Research shows that a strong brand can seriously increase profits.
The other day, I was lunching with a CEO, and he was explaining why his company was cutting their marketing budget. I was working hard to stay objective.
“Our brand is established,” he said, raising his hand for emphasis. “We are where we need to be, and I can’t justify spending any more money.” Then, with a flourish, he asked what he thought was a rhetorical question, “I mean, what will it get me? What’s a brand really worth?”
Well, according to this article in the Harvard Business Review, a brand is worth a lot more than the CEO imagined.
The startling conclusion of a study on brand markups and brand preferences was that the value of brands has increased a lot in just over 15 years. Consumers will now tolerate bigger price markups based on how loyal they are to a brand.
The study said, “Consumers were 30 percent less price sensitive—meaning less likely to abandon favorite brands and seek cheaper equivalent products—in 2019 than they were in 2006.” This meant that over time, you could raise prices and keep them up.
As I read the research, I asked myself what makes a brand so valuable? How does it provide such a big competitive edge?
In the end, the answer was simple. A brand is valuable because it makes a promise and implies a guarantee. When it’s done right, it tells the consumer 3 things.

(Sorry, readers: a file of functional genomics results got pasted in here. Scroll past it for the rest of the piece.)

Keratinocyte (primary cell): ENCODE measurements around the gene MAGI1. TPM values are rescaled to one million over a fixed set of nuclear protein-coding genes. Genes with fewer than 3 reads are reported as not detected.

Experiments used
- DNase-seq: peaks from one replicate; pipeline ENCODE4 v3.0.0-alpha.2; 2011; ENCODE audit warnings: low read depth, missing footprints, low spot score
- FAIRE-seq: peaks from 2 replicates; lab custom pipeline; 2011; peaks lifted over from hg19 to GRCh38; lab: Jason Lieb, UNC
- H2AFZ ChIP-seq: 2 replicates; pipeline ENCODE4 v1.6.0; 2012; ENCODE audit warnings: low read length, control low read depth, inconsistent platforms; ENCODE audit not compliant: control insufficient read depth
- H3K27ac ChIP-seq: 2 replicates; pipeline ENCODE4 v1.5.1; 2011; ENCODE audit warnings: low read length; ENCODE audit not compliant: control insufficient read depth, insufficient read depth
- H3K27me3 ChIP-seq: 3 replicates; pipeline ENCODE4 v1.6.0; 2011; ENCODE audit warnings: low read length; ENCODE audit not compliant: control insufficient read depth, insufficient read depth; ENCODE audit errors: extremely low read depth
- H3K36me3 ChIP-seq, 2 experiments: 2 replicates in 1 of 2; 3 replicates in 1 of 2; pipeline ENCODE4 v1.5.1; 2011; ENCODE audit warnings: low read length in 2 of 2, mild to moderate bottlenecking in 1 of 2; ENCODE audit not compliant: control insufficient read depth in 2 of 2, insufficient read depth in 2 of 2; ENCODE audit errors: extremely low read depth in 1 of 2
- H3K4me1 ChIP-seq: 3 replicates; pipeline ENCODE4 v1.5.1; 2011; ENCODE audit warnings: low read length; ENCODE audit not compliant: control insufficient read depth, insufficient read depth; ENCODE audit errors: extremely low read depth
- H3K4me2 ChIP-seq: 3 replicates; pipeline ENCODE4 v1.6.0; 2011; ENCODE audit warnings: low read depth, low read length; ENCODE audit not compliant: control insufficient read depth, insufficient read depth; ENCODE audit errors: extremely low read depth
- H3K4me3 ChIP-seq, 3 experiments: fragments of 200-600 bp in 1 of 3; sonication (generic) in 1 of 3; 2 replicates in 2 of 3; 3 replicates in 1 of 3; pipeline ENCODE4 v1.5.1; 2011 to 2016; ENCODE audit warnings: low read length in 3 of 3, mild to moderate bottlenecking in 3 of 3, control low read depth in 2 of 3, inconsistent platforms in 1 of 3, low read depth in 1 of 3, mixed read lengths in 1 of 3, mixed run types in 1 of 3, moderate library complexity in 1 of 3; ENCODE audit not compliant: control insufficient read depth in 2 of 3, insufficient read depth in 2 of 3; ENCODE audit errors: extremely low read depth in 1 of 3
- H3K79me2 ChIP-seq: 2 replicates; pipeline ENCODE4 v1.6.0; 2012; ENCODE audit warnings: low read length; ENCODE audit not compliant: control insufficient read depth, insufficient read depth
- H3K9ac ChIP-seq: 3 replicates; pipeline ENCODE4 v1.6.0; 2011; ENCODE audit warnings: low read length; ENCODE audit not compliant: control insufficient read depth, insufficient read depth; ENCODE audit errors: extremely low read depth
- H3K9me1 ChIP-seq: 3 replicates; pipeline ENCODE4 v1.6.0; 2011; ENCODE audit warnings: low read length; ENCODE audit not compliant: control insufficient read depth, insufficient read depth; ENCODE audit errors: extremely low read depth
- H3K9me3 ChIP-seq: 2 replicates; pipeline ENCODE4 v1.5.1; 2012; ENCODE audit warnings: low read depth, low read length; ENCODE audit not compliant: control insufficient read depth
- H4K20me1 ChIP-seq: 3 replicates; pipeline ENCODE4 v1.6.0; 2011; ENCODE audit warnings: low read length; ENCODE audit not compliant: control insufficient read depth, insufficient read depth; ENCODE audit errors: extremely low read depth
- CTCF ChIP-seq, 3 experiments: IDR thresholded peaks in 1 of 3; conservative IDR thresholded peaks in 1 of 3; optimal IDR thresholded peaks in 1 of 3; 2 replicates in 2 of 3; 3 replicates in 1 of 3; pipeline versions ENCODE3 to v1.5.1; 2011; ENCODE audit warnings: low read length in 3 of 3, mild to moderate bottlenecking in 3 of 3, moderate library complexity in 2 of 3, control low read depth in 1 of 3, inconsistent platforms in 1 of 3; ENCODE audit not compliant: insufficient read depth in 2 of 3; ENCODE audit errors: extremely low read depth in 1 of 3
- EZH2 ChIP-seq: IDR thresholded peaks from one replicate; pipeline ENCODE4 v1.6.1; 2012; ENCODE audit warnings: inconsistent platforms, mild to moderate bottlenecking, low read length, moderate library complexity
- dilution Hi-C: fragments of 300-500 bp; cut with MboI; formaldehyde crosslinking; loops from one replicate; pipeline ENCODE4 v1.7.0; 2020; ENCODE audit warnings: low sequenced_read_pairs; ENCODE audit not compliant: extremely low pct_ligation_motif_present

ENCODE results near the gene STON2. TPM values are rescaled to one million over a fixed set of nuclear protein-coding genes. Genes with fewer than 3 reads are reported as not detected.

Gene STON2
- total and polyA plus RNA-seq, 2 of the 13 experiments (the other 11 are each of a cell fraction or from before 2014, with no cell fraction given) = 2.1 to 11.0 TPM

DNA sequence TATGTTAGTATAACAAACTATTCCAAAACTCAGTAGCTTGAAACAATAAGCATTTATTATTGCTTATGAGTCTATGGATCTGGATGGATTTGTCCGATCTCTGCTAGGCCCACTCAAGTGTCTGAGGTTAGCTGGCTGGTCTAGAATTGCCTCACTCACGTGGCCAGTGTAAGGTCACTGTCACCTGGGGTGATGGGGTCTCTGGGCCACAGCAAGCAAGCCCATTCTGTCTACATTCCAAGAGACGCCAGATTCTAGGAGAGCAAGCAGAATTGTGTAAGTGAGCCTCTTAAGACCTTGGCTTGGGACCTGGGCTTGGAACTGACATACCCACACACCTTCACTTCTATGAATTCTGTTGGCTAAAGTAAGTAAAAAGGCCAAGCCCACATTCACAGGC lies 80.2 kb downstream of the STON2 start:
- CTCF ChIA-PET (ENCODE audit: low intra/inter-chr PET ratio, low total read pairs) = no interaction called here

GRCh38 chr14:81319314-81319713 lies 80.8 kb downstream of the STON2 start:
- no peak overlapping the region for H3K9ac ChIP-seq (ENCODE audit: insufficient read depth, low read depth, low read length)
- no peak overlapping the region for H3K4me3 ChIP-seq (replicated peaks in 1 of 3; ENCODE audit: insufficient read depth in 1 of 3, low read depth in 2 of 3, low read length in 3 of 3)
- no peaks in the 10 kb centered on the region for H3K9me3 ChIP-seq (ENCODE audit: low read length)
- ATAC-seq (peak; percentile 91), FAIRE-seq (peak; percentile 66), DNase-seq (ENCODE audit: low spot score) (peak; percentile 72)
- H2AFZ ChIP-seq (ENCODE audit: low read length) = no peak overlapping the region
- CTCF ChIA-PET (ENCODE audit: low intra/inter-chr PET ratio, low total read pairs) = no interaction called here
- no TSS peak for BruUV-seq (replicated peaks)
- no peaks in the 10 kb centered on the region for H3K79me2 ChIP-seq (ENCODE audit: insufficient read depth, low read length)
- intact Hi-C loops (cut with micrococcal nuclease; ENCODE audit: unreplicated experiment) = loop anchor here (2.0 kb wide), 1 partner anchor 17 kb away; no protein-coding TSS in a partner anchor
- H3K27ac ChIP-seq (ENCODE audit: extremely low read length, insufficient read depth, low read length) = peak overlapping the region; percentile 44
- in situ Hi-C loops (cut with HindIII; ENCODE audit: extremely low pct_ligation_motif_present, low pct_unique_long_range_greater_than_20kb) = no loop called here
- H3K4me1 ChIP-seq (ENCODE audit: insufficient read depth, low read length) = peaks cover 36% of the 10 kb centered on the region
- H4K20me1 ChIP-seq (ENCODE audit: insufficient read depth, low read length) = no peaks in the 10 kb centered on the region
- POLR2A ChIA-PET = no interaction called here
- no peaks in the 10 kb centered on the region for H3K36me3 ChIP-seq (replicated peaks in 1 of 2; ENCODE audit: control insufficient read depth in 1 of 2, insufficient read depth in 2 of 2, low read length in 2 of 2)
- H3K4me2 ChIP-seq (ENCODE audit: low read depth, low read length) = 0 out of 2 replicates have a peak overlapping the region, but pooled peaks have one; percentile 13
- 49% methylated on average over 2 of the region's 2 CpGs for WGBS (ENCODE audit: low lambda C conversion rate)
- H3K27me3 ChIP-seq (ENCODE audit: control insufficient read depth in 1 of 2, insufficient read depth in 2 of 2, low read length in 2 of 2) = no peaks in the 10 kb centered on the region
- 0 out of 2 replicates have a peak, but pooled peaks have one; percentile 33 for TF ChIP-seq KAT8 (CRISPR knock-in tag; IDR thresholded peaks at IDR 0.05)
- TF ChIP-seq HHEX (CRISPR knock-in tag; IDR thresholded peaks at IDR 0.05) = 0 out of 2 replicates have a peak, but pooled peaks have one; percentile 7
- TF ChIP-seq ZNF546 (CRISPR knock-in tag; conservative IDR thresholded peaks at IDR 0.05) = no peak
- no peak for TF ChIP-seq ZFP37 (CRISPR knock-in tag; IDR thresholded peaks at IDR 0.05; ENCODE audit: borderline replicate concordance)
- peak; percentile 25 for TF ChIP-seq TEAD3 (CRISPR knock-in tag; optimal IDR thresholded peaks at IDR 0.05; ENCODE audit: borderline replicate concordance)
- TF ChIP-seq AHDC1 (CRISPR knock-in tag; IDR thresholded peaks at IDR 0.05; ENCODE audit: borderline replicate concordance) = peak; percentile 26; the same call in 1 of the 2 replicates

1. I promise to consistently deliver the “experience” you expect from me, both practical and emotional. Mcdonald's does this right. They’ve got the taste profile and the taglines for customers on the move who want their fast food with a feel-good experience.
2. I guarantee this consistent experience with service, rewards, and replacements. Apple and Amazon do this right. If anything goes wrong with their products or service, they overdeliver to make the customer happy.
3. You own me. I exist to serve you. The customer owns the brand, not the manufacturer or ad agency. All they can do is cue the customer to see the brand in an even better light. That's why online brands have an edge. They can constantly check on how well they are "serving" their customers and adjust as necessary.
Never stop working to improve the experience your brand provides.
Make sure your customer service is fabulous.
Know your role when engaging your customers.
So simple. Such a powerful competitive edge.
John Parikhal is President of John Parikhal + Associates. www.parikhal.com